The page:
Wednesday, 11 July 2012


The First Canadian In Space . . . Marc Garneau
From Wikipedia, the free encyclopedia

Joseph Jean-Pierre Marc Garneau, C.C., CD, Ph.D., F.C.A.S.I., MP (born February 23, 1949) is a Canadian politician, retired military officer, former astronaut, and engineer. He is currently the Member of Parliament for the riding of Westmount—Ville-Marie and the Liberal Party House Leader.

Garneau was the first Canadian in outer space taking part in three flights aboard NASA Space shuttles. He was the president of the Canadian Space Agency from 2001 to 2006, and in 2003 was installed as the ninth Chancellor of Carleton University in Ottawa.

In the 2006 federal election, he unsuccessfully sought a seat in the Canadian House of Commons in the riding of Vaudreuil-Soulanges. Two years later he was elected in the riding of Westmount—Ville-Marie in downtown Montreal, winning by over 9000 votes. He was re-elected to House of Commons in the 2011 federal election by 642 votes.

Early life and career

Joseph Jean-Pierre Marc Garneau was born on February 23, 1949, in Quebec City, Quebec, Canada.He attended primary and secondary schools in Quebec City and Saint-Jean. He received a Bachelor of Science degree in Engineering physics from the Royal Military College of Canada in 1970, and in 1973 received a Doctorate in Electrical Engineering from the Imperial College of Science and Technology in London, England. From 1982 to 1983, he attended the Canadian Forces Command and Staff College of Toronto.

In 1974, Garneau began his career in the Royal Canadian Navy as a Navy combat systems engineer on HMCS Algonquin. He was promoted to Commander in 1982 while at Staff College and was transferred to Ottawa in 1983. In January 1986, he was promoted to Naval Captain and retired from the Navy in 1989.

Career with the Canadian Space Agency

Garneau was one of the first Canadian Astronauts and he became the first Canadian in outer space in October 1984. In 1984, he was seconded to the new Canadian Astronaut Program, one of six chosen from over 4,000 applicants. He flew on the shuttle Challenger, STS-41-G from October 5 to 13, 1984, as payload specialist. He was promoted to Captain in 1986, and left the Navy in 1989, to become deputy director of the CAP. In 1992-93, he underwent further training to become a mission specialist. He worked as CAPCOM for a number of shuttle flights and was on two further flights himself - STS-77 (May 19 to 29, 1996) and STS-97 (to the ISS, November 30 to December 11, 2000). He has logged almost 678 hours in space and is now retired as an astronaut.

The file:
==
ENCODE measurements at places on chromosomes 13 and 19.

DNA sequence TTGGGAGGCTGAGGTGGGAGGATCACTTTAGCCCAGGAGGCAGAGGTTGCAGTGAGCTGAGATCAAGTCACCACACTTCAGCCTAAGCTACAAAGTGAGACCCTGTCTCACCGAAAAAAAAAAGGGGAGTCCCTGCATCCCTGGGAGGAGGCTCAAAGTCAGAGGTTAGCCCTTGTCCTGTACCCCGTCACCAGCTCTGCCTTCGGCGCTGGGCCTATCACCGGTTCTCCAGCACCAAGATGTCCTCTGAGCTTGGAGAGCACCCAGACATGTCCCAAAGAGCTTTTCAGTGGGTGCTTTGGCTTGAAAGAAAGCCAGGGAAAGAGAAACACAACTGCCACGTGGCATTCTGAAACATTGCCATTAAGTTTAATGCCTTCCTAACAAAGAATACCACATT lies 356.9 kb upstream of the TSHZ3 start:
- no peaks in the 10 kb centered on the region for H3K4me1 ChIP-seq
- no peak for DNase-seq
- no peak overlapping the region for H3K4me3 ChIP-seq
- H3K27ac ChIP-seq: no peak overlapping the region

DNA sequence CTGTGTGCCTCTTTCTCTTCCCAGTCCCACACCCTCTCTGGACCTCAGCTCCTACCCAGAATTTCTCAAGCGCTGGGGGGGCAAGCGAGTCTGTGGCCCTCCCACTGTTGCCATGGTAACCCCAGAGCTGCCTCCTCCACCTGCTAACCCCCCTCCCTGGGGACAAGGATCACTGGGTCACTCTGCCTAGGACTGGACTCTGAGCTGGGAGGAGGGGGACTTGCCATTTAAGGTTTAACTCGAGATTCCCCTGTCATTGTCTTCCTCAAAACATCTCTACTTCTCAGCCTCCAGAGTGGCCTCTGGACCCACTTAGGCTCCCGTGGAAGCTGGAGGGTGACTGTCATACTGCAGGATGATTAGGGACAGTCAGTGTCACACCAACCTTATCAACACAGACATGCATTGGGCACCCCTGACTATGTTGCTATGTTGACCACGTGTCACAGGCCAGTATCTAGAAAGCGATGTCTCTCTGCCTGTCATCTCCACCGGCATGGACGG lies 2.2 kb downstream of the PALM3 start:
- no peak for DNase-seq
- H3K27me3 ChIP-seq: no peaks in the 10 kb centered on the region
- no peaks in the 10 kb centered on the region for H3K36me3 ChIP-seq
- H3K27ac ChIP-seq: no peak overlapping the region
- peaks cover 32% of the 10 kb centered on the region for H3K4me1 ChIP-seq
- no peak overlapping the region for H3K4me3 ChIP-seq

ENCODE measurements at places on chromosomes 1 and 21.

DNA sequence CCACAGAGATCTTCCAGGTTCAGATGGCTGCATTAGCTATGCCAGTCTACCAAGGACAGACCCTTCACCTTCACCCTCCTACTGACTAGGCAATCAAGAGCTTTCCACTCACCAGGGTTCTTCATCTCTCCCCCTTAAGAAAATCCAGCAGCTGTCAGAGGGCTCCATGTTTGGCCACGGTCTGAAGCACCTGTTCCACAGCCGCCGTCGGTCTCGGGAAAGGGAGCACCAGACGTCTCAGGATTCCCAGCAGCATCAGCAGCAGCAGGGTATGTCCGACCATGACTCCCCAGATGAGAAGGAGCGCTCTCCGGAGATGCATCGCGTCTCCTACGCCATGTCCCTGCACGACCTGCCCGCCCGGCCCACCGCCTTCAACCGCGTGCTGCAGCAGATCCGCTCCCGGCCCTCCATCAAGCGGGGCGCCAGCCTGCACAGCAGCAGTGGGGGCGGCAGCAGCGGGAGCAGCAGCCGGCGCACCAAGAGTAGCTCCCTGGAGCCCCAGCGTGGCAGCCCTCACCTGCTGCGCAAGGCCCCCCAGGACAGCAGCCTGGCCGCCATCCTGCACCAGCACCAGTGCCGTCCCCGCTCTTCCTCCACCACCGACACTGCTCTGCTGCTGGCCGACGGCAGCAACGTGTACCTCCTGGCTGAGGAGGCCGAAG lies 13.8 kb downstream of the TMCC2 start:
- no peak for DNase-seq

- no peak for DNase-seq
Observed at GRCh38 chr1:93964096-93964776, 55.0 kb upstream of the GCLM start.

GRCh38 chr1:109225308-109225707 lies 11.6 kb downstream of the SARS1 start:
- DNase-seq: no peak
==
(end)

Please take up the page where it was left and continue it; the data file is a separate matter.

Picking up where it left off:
In February 2001, he was appointed executive vice-president of the Canadian Space Agency, and became its president on November 22, 2001.



Political life

Garneau resigned from his employment with the Canadian Space Agency to run for the Liberal Party of Canada in the 2006 federal election. He ran in the riding of Vaudreuil-Soulanges which was represented by Meili Faille of the Bloc Québécois. Garneau was dogged by the sponsorship scandal, which dragged down most Liberal candidates in marginal Quebec ridings. He also made some controversial comments, arguing that Quebec separation should not be envisaged with the same haste as Iraq's invasion by the United States. In addition, he suggested that he would like to return to space along with sovereigntist leaders Gilles Duceppe and André Boisclair, arguing that they would probably become federalists, seeing the Earth without its artificial borders. This remark was ridiculed as political naivete by his Bloc opponents. In the end, a stronger-than-expected Conservative candidate siphoned away many federalist votes and Garneau lost to Faille by 9,200 votes.

He remained active in politics, supporting Michael Ignatieff's bid to lead the Liberal Party in the 2006 Liberal Party leadership election. He hoped to be considered for the Liberal candidacy for the Outremont by-election in September 2007, but was obliged to withdraw after being told by Stéphane Dion that the riding was reserved for another candidate. Soon afterwards, he announced he would depart from political life, citing Stéphane Dion's ambivalence as a main factor in his decision.

However, following the resignation of former Liberal deputy leader Lucienne Robillard, Garneau was nominated as the candidate for the safe Liberal riding of Westmount—Ville-Marie. Garneau was campaigning to contest in a by-election set for September 8, 2008. However, the by-election was cancelled when a general election was called. Garneau went on to win the riding by over 9,000 votes in the 2008 federal election.

Garneau was narrowly reelected in the 2011 election where he beat New Democratic Party candidate Joanne Corbeil. He now serves as Liberal Party House Leader. He was a candidate for interim leadership of the Liberal Party, but was ultimately defeated by Bob Rae.

Awards and honours

Garneau was appointed an Officer of the Order of Canada in 1984 in recognition of his role as the first Canadian astronaut. He was promoted the rank of Companion within the order in 2003 for his extensive work with Canada's space program.

He was awarded the Canadian Forces Decoration for 12 years of honourable service with the Canadian Forces.

He is honoured with a high school named after him, Marc Garneau Collegiate Institute in Toronto and É.S.P. Marc-Garneau in Trenton, Ontario.

Garneau is the Honorary Captain of the Royal Canadian Sea Cadets. In addition, no 599 Royal Canadian Air Cadets squadron is named in his honour.

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